Profiles of Members of EPA's LGBT Community: Allison Hoppe
Allison Hoppe, Attorney Adviser
Office of General Counsel
Cross-Cutting Issues Law Office
Where were you born?
I was born in Kingston, NY, and spent my whole life prior to 2016 when I moved to DC living in various parts of upstate NY.
What brought you to EPA?
I did a summer clerkship in the Office of General Counsel here in 2015 while I was still in law school and I absolutely loved the work and getting to know everyone in the office. I knew there was nowhere else I’d rather work because being an EPA employee felt like the best way to work towards making large scale progress on issues like climate change, environmental justice, and protecting human health through pollution reduction. I was lucky enough to get a job offer out of the clerkship and started here in October 2016.
Describe the type of work you do at EPA.
I am in the Communities and Ecosystems Practice Group in the Cross-Cutting Issues Law Office and I provide counsel to EPA employees across the agency on issues relating to the National Environmental Policy Act (NEPA), environmental justice, and federal Indian law. In my NEPA practice, I mostly advise programs on whether they need to and how to comply with NEPA’s procedural requirements, which broadly speaking involve conducting an environmental review and engaging the public. I am new to the environmental justice practice, so still learning a lot there. And the federal Indian law practice involves issues relating to how our environmental statutes apply to tribes and their lands. I feel very fortunate to get to combine my interest in environmental issues with my focus on how those issues impact people, particularly those who typically have the least power.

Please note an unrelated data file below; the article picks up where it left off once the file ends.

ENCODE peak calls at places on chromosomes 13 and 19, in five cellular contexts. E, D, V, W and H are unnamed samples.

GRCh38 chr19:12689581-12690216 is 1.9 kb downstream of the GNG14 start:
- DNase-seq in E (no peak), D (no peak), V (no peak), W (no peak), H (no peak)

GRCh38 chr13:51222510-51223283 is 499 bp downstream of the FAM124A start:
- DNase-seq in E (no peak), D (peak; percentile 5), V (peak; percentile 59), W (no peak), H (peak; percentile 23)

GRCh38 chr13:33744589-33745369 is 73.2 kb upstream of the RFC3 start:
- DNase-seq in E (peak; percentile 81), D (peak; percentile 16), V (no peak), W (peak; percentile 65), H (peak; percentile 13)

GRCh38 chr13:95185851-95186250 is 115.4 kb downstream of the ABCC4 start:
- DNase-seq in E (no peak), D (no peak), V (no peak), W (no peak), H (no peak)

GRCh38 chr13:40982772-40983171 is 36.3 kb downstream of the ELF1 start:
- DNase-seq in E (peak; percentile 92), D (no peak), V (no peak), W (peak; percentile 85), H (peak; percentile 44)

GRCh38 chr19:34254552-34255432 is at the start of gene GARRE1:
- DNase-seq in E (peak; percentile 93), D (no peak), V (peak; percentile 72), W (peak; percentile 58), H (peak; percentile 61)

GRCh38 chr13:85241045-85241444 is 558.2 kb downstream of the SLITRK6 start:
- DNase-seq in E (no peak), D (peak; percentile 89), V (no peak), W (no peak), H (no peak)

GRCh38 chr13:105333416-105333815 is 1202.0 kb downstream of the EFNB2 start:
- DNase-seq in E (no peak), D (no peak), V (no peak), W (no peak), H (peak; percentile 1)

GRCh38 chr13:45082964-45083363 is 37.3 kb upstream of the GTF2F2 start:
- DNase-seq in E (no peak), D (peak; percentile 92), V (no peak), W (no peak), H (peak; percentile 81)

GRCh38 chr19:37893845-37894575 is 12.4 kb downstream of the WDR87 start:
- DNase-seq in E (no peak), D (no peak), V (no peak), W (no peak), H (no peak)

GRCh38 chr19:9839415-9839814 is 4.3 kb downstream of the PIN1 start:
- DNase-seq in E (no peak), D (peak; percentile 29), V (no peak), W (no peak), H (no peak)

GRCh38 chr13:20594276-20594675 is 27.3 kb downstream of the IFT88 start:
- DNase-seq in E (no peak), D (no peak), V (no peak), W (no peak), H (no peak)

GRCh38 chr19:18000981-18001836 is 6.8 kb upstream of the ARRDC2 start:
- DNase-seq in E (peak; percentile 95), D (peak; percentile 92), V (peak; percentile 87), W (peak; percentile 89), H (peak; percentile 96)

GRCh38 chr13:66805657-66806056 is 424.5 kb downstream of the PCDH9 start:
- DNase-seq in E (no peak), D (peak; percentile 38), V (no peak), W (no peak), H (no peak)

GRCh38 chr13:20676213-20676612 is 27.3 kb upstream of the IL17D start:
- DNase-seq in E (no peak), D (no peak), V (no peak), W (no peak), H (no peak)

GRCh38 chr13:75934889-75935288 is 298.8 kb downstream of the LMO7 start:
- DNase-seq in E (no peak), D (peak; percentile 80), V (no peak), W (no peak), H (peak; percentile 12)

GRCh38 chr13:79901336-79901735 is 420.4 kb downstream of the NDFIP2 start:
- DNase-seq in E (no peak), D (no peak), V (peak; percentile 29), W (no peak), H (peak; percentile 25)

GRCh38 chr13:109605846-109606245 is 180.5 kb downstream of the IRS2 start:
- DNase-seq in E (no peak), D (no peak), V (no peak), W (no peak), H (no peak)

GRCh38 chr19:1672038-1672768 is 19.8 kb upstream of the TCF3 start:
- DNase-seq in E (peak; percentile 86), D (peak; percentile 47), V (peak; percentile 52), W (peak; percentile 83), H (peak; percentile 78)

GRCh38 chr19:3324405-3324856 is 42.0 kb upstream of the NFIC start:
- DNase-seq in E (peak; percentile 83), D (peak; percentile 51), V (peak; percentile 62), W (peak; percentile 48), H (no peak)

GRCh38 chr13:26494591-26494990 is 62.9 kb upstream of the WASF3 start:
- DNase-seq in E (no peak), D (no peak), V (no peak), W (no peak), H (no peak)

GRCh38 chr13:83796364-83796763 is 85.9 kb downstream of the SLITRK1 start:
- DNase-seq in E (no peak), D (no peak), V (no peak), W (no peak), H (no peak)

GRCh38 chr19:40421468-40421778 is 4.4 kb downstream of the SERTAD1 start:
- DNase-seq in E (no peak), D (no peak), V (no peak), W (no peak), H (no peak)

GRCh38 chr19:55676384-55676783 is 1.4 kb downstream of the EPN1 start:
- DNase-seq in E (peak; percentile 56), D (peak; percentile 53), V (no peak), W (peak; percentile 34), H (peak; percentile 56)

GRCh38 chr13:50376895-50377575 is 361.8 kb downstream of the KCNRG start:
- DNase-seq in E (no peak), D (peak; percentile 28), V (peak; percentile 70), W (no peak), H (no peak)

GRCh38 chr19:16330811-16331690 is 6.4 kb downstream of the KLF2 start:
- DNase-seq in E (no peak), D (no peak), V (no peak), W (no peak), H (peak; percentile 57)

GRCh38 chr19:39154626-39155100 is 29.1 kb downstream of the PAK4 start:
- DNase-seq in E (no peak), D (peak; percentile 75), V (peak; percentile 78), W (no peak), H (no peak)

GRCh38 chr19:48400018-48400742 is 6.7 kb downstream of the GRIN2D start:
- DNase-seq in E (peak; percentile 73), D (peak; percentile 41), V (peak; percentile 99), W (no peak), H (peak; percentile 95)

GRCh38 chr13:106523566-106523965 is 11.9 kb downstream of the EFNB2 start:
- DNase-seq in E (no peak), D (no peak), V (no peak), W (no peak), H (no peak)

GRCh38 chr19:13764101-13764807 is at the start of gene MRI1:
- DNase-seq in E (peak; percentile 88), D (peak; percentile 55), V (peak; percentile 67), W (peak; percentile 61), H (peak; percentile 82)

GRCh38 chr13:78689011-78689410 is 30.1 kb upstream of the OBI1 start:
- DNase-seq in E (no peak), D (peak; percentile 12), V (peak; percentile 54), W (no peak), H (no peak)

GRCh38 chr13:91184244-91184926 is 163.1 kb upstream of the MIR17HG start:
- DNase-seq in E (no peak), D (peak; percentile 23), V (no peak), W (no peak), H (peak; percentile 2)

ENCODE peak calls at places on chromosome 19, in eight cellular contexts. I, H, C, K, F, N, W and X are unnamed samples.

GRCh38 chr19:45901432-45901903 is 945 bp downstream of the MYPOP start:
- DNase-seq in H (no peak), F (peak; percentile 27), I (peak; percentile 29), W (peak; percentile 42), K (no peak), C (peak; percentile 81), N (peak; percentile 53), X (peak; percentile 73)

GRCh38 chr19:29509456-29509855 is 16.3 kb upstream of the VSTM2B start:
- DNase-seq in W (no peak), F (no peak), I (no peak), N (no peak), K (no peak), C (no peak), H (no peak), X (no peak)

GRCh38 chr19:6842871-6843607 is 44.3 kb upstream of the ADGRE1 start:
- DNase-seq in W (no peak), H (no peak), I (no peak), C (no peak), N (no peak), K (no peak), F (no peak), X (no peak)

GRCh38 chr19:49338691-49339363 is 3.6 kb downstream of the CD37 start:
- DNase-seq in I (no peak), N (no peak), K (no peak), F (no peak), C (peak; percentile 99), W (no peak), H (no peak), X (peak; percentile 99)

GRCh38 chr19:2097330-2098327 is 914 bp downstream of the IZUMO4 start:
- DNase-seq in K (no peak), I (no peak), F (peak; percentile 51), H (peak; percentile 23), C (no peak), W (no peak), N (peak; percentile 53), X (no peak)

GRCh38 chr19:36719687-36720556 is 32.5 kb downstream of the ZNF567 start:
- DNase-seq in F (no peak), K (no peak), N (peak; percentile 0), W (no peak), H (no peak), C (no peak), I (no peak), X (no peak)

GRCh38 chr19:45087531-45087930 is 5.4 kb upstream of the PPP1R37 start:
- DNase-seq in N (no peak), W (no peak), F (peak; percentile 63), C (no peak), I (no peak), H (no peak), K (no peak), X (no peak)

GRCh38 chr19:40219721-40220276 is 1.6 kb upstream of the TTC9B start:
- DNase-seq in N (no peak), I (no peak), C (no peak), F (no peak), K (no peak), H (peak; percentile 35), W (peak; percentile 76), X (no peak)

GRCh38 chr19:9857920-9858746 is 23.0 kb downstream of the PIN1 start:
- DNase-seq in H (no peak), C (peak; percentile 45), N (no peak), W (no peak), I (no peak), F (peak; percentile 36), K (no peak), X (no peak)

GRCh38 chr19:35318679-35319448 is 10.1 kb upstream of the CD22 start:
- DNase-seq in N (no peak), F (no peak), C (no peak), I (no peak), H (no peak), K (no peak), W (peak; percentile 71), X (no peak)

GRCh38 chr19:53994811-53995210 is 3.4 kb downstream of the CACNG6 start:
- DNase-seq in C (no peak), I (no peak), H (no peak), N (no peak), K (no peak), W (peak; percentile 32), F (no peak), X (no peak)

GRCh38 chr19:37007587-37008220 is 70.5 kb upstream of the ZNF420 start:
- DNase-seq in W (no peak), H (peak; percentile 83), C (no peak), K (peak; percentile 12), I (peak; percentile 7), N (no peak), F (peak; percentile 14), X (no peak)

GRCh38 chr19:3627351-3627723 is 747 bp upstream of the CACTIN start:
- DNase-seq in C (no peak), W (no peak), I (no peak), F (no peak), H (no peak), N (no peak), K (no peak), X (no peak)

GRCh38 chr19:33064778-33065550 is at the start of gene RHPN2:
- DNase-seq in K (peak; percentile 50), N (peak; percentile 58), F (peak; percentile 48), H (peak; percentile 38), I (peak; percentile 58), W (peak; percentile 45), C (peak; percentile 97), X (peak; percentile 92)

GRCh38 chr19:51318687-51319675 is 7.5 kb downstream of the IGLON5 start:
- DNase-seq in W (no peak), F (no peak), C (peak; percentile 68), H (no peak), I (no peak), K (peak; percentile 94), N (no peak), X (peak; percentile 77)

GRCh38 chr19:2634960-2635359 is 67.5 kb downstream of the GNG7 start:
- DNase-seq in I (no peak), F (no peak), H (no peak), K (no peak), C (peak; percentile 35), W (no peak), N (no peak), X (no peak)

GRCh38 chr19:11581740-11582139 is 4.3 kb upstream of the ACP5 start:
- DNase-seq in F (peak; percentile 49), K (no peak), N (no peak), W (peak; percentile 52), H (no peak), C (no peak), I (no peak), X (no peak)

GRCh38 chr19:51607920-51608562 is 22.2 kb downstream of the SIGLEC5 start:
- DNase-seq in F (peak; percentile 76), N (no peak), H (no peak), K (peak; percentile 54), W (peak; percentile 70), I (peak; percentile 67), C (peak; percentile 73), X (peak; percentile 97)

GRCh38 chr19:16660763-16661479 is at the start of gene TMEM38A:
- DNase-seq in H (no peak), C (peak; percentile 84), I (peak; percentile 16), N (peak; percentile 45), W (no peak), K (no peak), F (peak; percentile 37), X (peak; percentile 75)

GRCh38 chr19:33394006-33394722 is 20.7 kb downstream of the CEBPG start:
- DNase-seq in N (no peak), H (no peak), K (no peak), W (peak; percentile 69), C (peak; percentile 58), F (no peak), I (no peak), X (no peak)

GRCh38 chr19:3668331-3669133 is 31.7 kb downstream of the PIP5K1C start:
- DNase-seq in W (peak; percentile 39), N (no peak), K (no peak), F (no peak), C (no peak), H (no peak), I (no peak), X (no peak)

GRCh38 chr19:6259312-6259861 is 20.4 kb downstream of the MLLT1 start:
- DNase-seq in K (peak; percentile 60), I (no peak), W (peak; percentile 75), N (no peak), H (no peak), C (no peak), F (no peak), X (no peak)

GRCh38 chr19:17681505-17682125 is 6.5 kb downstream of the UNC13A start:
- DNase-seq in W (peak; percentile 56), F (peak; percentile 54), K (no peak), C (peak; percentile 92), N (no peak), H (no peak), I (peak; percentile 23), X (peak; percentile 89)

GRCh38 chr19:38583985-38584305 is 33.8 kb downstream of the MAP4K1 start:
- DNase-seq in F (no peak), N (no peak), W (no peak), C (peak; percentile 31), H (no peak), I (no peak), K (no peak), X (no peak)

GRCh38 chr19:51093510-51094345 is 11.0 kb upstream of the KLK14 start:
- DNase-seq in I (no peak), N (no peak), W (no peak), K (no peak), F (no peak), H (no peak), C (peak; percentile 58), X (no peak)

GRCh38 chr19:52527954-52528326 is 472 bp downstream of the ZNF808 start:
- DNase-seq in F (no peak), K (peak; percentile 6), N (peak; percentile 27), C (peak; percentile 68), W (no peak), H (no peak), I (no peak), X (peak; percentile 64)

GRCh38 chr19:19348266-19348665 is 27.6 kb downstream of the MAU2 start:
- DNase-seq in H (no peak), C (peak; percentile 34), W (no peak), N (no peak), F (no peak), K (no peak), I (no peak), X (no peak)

What is your highest level of education? What was your major?
I attended Cornell Law School where I got my J.D., and I majored in political science and international relations in undergrad at SUNY Geneseo.
What message would you like to send other members of the LGBT community who are considering college or a career in environmental protection?
I would encourage you to strongly consider college and a career in environmental work! My college experience taught me so much outside the classroom and it actually wasn’t until college that I fully realized I identified as pan/bi/queer. Law school was also an incredibly informative experience that taught me so much about how much injustice is foundationally embedded, frequently by design, into our “justice” system. But it also came with a lot of debt, stress, and mental health challenges, so I want to acknowledge that it can be really hard, and it also just isn’t the right path for everyone for a whole host of other reasons. Still, my education shaped the way I think and write and gave me the opportunity to work exactly where I wanted to, and I am very grateful for that. I’d encourage you to consider environmental work whether you choose the college route or not. At its core, environmental work is about protecting and healing the fundamental systems we and all life on earth depend on. It can be very tangible work like clearing trails, protecting endangered species in the field or educating children, but it can also be broad policy or legal work where you don’t see the direct results of your labor but you know that by drafting a policy or implementing regulations, you are contributing to nationwide results. And so much more of it is about people – their health, their communities, their natural environments and resources they depend on – than it is about an abstract concept of nature. So for these reasons and many more, I would recommend that you consider a career in environmental work.